Written by Chris Oaten Wednesday, 12 May 2010 16:33
What was the single most compelling reason to start using Aperture in the first place? Image management. More powerful than iPhoto and more versatile to boot, Aperture 1.0 came along just when photographers were grappling with the issue of how to manage a RAW-based workflow.
I reckon this is worth revisiting, especially for new Aperture users and/or those who only shoot JPEGs, because it may help illuminate how A3’s management tools have evolved. The fact that Aperture existed in the first place to serve RAW shooters has been lost a bit in the process of adding bells and whistles (oh yes, Faces and Places, I’m looking at you).
A RAW image is a large file. The RAW files from my camera, for example, are 21MB each. The same image shot as a JPEG is about 3MB. So, by choosing to shoot an event using RAW, I create storage issues. What I don’t want is to have multiple versions of a RAW file when one of them is already taking up a lot of space. Why would there be multiple versions? Because as a visual artist, I can find different ways of interpreting an image and because an image destined for web use will be very different in size and edit decisions to one that’s destined to be a canvas print.
So what Aperture did that was so great was it provided a way to create multiple versions of a file that didn’t take up a lot of hard drive space. The Master (my RAW file) would be stored in its original form and any Versions of it (variations of images with edits made to them) were only low-res copies of the Master with a “recipe” applied to the preview image to reveal the effects of editing. It would only be at the export/output stage that a Version of the file would be assembled into a new form of the user 039;s choosing — JPEG, PNG, TIFF or PSD with editable resolutions and image dimensions — to be put to whatever use was necessary. Might be a JPEG for the web at 800 pixels wide. Might be a 600dpi TIFF destined for an A1-sized giclée print. Importantly, it would be exported —not sitting in Aperture’s library taking up hard drive space.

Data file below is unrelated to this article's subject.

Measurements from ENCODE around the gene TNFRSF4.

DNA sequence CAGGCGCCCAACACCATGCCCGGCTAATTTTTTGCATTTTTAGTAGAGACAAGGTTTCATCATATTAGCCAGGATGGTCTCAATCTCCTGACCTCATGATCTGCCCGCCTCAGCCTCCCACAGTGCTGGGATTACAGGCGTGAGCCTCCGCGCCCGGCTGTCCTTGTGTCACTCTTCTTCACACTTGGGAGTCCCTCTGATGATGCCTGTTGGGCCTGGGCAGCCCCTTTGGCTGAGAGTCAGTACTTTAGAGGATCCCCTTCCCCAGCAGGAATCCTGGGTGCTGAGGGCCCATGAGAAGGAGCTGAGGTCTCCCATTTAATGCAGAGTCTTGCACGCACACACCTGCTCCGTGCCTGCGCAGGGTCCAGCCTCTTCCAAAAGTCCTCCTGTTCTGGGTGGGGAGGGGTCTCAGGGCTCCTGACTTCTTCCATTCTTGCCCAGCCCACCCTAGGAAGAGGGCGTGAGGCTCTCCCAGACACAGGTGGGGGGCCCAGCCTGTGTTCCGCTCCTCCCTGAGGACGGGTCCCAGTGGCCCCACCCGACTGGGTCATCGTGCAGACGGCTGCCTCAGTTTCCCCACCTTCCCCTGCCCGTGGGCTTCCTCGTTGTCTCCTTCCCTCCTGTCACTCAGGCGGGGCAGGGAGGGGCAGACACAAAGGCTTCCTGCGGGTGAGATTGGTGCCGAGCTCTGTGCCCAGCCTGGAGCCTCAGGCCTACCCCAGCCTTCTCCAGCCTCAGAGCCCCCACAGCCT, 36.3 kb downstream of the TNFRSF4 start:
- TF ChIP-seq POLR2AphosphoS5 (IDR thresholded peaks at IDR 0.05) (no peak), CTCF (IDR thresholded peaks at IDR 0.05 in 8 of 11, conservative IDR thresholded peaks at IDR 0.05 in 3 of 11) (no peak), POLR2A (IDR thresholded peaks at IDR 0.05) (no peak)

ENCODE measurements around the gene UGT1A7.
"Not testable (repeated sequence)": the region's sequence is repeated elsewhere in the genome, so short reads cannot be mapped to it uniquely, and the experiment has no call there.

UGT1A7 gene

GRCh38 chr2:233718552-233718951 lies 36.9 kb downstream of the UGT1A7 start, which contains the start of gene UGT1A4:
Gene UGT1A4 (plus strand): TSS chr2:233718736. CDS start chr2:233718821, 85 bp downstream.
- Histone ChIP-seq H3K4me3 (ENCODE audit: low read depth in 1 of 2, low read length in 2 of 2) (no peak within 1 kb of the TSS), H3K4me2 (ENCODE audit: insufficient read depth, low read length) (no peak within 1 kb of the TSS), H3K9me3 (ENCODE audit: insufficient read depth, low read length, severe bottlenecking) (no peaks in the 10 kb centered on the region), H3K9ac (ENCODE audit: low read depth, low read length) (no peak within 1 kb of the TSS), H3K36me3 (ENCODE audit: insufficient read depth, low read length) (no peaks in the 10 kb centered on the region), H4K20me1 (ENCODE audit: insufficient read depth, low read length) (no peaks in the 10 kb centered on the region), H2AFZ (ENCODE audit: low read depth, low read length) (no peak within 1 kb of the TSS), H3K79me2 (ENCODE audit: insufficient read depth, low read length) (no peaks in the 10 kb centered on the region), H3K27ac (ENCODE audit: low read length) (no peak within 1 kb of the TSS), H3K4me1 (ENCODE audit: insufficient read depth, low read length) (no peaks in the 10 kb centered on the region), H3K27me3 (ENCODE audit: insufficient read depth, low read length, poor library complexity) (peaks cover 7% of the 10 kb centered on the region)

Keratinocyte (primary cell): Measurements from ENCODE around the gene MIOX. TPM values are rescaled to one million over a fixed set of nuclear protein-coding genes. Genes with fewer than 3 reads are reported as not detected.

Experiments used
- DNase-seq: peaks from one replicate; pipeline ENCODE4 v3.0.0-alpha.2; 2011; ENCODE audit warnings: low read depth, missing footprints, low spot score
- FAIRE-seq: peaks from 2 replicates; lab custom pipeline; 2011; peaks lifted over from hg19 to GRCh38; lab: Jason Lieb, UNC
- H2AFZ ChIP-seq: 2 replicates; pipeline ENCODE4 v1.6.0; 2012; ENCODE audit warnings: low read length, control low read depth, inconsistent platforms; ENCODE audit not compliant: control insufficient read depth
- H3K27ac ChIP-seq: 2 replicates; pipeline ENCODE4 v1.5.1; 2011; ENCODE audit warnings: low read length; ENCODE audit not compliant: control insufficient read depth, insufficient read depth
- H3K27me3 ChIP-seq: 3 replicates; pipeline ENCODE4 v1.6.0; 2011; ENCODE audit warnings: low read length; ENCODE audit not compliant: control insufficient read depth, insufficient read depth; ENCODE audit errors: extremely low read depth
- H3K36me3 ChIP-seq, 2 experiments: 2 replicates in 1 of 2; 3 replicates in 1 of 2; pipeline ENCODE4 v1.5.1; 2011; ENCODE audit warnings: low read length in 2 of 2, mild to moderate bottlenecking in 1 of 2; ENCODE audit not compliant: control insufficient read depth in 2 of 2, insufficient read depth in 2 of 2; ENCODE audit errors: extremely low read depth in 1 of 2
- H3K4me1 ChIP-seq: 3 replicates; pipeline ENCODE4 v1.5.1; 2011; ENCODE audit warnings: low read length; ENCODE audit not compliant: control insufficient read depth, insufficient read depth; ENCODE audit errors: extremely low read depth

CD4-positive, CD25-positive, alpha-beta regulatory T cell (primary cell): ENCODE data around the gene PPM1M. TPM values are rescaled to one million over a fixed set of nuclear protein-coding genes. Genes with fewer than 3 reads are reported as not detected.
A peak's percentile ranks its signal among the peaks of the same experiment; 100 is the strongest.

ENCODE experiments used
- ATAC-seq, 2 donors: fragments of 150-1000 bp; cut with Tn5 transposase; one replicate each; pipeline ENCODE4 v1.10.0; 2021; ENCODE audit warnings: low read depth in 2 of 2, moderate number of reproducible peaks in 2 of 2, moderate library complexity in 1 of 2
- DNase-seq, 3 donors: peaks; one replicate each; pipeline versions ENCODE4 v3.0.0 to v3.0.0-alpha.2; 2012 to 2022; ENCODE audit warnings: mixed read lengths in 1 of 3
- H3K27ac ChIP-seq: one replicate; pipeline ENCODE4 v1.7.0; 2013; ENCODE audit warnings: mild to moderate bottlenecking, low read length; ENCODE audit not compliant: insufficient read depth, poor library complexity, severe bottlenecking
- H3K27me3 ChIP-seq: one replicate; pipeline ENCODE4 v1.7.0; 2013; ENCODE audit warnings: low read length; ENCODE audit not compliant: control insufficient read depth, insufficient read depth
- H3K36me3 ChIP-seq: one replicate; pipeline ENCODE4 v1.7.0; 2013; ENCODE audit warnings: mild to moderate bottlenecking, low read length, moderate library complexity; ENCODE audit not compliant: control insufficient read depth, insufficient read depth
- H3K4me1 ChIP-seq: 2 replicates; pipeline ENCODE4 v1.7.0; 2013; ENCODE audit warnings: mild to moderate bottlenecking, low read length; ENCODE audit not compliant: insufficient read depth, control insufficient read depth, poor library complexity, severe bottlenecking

You see what I did there? I introduced you to Masters and Versions. Oh, and exports. So if we introduce the terms Referenced and Managed, we can look at the building blocks of Aperture’s file management system.
Master and Version you understand, right? If not, think of Master as the original (I like to think of it as a digital negative, analogous to a film negative) and Version as an edited variation.
Now here’s something you may have missed. Go into A3’s Preferences and visit the Advanced options. Right down the bottom you’ll see a checkbox that reads “Create new versions when making adjustments”. If you don’t want to see a new version of your Master each time you make an edit to it, uncheck this box. Now you will only see ever see one version of the image: the one with the most recent edits. If this sounds familiar, it might be because that’s how iPhoto works.
If you leave it checked, Aperture will create a “stack” of versions linked to the Master, just as you see above. You can get to any version easily this way, and choose which of the images you want to use as the “pick”, which is the one that floats to the top of the stack when it’s closed. A thing to remember is that a new version is created only when you have selected the Master image in the stack and then applied an edit. If you apply an edit to a version, you will build edits on top of existing edits to that version.
This is a great way to work if you want to edit multiple versions of the master at once. It’s also a great way to instantly retrieve a version at a later date without having to re-edit the current version.
As for Referenced and Managed, this is an important concept to grasp. A Referenced image is one that is stored in a location of your choosing. Local drive, network drive, USB drive, anywhere. Aperture makes a working copy of it for editing purposes, as opposed to a Managed file. A Managed file is imported into Aperture’s library and stored along with all other Managed files.
Pros and cons? There are good reasons for referencing images. These include situations where more than one member of a team needs to use the file. It’s also appealing to users who like to maintain their own hierarchical file/folder methodology of storing files and have them referenced in Aperture only for editing purposes.